National Sleep Awareness Week is from March 13-March 19 in 2022, and during that week in Water Valley and elsewhere around the U.S., it will be a time for reminding people you know about the importance of good sleeping habits. Senior home care professionals have long understood the connection between a good night’s sleep and good performance the next day. After a good night’s sleep, it’s much more likely that a senior will wake up refreshed and better able to deal with whatever new experiences and old routines the coming day has to offer. If you ever doubted this, here are some ways that poor sleep quality may be affecting your elderly loved ones.
Causes negative feelings about aging
A recent study had as its premise an interest in finding out how sleep quality affected the outlook of participants. Nearly 5,000 people aged 50 and over were included in this study, to obtain as broad as possible a survey of their comments on sleep. All participants were asked to fill out a questionnaire with queries about negative changes to their energy, independence, motivation, activities, and memory. The same questionnaire was completed by study participants two different times, with those instances being a full year apart. After the study was completed and researchers had a chance to analyze all gathered data, it was clear that the people who gave the worst rating to their sleep quality felt that they were aging badly.
There can be some legitimate effects on your health when you have poor sleep quality. During the sleep cycle, everyone goes through four different stages, rapid eye movement (REM) and non-rapid eye movement (NREM), which are distinguished as stages N1, N2, and N3. The different stages of sleep are vital for the restoration and recovery from illness, for consolidating and storing memories, carrying out bodily repairs, and regulating emotions. Also during the various stages of sleep, a number of different hormones are secreted and regulated. Growth hormone is issued during slow-wave sleep, or the N3 stage. This hormone has a huge responsibility of repairing blood vessels and is crucial because any tears in the blood vessels can cause plaque to build up. When plaque accumulates, the chances of a heart attack or a stroke are increased significantly.
Scientists have discovered that poor sleep can make thinking much more difficult for everyone, especially elderly individuals. The scientific reason for this is that poor sleep tends to lower the connectivity between the prefrontal cortex of the brain and the amygdala. These areas of the brain are responsible for processing relevant information and controlling impulses. People who are deprived of sleep will have lapses in attention, make poor choices, have difficulty regulating negative impulses, and will more frequently engage in unethical behavior. Taken collectively, people who don’t get enough sleep are simply not as well equipped to process information.
Immediate effects of being sleep deprived
Whenever an elderly person sleeps much less than normal, a whole slew of immediate effects can be brought into play. Most people after a poor night of sleep will become much more anxious, irritable, and in some cases more depressed. Your mood can be interpreted as anxiety or depression after having had a poor night’s sleep. Then too, you’ll be much more likely to feel sleepy the next day, and it can actually cause you to fall asleep at various points throughout the day, for a few seconds or a few minutes.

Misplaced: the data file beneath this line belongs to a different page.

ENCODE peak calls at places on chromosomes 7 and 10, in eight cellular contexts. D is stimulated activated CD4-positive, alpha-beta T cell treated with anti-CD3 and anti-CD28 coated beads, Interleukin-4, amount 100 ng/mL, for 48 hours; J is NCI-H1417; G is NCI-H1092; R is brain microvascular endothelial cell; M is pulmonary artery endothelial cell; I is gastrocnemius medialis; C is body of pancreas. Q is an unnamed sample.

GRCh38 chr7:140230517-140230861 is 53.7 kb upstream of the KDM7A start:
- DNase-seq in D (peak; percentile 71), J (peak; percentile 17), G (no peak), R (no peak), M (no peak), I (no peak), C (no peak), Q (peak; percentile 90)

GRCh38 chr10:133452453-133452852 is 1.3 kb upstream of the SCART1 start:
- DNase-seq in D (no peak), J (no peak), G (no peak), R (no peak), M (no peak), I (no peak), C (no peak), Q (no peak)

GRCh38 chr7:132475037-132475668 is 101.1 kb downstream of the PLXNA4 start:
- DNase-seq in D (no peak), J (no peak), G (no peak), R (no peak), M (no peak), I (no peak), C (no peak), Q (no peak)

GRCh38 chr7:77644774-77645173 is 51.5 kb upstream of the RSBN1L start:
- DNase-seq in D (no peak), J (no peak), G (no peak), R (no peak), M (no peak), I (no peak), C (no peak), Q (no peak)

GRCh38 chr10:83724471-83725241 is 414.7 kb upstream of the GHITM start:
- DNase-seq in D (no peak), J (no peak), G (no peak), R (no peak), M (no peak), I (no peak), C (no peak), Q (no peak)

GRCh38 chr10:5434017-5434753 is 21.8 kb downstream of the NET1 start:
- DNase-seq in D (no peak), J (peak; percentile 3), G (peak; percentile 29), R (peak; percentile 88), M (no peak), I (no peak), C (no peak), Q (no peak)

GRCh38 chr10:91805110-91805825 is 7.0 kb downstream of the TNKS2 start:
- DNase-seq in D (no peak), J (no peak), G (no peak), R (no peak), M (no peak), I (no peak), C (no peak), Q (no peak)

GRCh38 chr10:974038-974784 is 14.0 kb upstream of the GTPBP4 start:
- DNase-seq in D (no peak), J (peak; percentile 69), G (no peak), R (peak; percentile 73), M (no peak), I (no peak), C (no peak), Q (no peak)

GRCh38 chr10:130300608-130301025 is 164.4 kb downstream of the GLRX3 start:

This can be extremely dangerous if you are driving, and it can be inconvenient if you happen to be in a meeting. Anything that does not require being physically active might be a time where you doze off unexpectedly. Being sleep-deprived will also generally result in considerable fatigue the next day, with a lack of both mental and physical energy.
How aging changes sleep patterns
As a rule of thumb, it has been determined that sleep time will diminish by an average of 30 minutes each decade, beginning at mid-life. In addition to getting less sleep, the amount of time spent in REM sleep diminishes, and the whole architecture of your sleep pattern changes somewhat as you age. Your inner circadian rhythms will change, and this is important because the circadian rhythm affects almost all bodily processes. It’s regulated by distinct parts of the brain, by exposure to daylight, and by specific hormones. For many elderly individuals, circadian rhythm changes such that they become sleepy earlier in the day and wake up at an earlier time.
Many scientific experts believe the circadian rhythm weakens as you age so that there is not as clear a signal in organizing bodily processes. This causes a great many individuals to be out of sync with their rhythm, and to have a less fulfilling night of sleep. So it is normal for elderly people to sleep less deeply and for a shorter period of time, but it’s also true that some sleep problems can be related to a physical or mental health problem. That means you should never assume when your elderly loved one complains of poor sleep that it’s just a matter of getting old. Take care to check for the presence of any physical or mental issues which might be contributing to that poor night’s sleep.